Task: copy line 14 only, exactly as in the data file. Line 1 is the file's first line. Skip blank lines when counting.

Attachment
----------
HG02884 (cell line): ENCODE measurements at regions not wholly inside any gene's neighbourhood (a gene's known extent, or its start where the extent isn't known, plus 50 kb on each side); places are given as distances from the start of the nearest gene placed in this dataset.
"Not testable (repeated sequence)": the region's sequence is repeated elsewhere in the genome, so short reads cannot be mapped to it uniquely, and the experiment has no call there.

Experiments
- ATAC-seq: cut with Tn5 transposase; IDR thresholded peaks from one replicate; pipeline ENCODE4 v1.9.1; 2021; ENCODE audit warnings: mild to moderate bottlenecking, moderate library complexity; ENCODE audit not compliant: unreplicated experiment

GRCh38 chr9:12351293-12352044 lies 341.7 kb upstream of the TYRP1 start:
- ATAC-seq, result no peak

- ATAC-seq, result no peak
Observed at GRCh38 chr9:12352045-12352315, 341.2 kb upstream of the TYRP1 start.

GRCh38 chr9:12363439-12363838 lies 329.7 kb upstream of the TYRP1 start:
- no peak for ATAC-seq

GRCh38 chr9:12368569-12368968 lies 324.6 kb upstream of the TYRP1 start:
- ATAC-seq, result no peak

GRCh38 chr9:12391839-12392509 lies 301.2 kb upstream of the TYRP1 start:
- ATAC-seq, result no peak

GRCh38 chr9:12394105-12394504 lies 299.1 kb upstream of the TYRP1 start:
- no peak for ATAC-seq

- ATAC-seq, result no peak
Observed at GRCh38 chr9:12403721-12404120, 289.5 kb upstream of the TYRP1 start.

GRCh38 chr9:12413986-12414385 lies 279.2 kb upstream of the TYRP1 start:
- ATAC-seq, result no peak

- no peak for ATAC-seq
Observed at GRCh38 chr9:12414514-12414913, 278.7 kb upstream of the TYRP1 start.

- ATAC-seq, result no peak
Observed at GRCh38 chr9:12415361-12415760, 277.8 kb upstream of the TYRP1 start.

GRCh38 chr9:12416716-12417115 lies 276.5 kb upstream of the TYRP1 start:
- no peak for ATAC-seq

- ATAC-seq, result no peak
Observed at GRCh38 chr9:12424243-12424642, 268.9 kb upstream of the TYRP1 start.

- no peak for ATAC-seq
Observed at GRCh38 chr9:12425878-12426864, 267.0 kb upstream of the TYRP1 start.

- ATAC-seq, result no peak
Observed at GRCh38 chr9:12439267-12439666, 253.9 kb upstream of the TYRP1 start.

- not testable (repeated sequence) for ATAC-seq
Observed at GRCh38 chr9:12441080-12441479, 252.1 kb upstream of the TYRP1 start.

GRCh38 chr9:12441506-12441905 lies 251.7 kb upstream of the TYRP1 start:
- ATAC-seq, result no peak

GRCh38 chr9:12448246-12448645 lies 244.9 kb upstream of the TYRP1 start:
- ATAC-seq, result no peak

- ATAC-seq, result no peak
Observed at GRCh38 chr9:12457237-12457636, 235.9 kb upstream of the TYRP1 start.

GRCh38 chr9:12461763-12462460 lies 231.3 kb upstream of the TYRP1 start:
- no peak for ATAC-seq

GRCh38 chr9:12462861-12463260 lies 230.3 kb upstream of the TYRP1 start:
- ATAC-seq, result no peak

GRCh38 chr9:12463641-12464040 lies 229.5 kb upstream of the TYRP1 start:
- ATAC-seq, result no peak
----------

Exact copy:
- ATAC-seq, result no peak